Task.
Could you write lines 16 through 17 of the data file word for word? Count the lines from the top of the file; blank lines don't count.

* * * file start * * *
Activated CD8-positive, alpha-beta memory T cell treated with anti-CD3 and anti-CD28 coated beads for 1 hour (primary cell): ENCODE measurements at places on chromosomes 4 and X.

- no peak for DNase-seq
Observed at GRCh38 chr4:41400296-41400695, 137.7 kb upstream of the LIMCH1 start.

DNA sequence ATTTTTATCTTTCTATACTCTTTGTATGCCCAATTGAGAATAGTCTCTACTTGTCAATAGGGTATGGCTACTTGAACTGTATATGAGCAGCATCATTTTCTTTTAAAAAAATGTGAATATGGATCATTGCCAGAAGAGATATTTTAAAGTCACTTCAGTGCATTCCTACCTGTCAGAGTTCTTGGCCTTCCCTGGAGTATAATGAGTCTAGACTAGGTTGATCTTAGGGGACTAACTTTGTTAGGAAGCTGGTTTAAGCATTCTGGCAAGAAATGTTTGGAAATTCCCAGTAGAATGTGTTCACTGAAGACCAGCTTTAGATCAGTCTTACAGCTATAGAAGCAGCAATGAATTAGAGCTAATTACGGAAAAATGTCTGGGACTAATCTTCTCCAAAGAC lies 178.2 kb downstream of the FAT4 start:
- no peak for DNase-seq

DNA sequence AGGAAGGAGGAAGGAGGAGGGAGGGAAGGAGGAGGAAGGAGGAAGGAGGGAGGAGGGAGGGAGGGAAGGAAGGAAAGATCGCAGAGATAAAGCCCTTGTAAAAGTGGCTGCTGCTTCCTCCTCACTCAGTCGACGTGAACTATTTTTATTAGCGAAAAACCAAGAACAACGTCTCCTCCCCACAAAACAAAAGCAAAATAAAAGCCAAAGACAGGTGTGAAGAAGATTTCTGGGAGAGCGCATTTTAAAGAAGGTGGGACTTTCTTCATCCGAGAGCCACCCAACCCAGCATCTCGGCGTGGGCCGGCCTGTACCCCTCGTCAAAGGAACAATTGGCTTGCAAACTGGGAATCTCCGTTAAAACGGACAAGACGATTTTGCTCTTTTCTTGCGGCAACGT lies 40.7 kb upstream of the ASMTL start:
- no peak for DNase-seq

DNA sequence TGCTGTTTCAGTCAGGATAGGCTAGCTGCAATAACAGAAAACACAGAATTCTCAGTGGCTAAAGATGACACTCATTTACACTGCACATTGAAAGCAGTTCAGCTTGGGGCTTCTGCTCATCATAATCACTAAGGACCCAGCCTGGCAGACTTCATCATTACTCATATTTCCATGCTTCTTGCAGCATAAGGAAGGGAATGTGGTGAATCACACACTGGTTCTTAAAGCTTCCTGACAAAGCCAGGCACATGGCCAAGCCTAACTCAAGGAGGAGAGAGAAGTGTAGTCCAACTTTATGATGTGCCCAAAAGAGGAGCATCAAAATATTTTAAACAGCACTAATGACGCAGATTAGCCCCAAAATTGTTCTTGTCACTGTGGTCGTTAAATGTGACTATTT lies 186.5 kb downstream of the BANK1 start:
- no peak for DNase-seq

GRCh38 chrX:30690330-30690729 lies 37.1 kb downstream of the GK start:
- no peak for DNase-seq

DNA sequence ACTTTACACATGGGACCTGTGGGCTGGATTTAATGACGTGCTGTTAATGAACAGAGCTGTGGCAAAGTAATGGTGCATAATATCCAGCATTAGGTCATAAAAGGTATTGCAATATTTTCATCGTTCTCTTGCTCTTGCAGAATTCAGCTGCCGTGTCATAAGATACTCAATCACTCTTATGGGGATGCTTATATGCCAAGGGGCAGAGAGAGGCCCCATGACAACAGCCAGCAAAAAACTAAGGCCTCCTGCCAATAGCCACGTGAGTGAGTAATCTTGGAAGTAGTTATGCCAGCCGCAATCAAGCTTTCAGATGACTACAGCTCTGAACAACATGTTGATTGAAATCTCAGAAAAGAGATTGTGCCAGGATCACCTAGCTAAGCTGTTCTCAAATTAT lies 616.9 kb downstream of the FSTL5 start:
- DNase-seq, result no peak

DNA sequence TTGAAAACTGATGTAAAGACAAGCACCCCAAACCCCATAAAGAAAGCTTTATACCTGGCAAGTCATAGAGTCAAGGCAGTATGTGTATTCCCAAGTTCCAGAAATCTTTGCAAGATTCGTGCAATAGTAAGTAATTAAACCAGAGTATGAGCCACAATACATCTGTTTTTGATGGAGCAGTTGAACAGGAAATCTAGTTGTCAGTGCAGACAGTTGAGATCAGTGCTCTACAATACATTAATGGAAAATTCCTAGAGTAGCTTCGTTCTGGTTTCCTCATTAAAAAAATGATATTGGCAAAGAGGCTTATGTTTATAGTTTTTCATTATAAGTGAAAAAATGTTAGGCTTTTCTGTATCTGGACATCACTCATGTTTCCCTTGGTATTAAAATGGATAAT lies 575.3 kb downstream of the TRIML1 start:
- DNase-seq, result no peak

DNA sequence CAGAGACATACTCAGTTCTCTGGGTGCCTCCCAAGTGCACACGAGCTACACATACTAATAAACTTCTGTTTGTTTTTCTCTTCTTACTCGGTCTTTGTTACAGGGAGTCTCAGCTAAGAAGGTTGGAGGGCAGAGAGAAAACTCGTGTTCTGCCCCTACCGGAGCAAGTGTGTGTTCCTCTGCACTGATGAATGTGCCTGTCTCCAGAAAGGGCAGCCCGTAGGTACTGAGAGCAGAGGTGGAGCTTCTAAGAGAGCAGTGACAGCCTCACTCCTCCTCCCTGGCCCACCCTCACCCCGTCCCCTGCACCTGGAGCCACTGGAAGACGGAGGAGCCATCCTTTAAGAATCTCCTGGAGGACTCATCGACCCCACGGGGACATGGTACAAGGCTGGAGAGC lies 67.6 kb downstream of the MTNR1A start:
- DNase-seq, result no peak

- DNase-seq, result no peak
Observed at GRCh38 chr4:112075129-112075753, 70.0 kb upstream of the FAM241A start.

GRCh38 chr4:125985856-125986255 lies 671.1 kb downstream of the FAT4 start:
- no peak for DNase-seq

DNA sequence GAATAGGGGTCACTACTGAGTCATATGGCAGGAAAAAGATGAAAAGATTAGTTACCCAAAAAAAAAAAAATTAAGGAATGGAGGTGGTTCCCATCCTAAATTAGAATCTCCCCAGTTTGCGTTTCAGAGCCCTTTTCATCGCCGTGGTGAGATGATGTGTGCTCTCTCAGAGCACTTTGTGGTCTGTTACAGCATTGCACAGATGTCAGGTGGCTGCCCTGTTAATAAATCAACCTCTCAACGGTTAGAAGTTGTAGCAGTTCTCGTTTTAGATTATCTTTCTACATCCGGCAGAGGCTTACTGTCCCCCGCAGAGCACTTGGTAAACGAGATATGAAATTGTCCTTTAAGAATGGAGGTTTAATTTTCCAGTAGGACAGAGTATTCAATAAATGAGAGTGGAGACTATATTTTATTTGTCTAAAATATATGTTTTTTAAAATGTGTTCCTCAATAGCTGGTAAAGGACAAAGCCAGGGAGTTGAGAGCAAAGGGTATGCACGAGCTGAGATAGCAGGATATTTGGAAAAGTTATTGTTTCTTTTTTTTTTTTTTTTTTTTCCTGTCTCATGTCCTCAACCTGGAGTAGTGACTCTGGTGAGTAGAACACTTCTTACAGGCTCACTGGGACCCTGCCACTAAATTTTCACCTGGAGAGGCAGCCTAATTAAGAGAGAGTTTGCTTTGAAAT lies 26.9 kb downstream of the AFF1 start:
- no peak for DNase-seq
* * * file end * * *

DNA sequence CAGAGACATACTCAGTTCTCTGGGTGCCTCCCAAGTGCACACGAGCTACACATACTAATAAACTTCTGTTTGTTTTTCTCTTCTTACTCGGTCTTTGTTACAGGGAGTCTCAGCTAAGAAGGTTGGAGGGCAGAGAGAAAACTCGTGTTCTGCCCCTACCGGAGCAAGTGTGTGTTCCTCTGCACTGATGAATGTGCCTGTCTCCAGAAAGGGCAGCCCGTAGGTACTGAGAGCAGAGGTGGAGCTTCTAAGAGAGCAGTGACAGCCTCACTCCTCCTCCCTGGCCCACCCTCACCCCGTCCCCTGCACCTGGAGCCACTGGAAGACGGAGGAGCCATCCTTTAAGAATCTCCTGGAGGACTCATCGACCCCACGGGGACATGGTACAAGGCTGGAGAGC lies 67.6 kb downstream of the MTNR1A start:
- DNase-seq, result no peak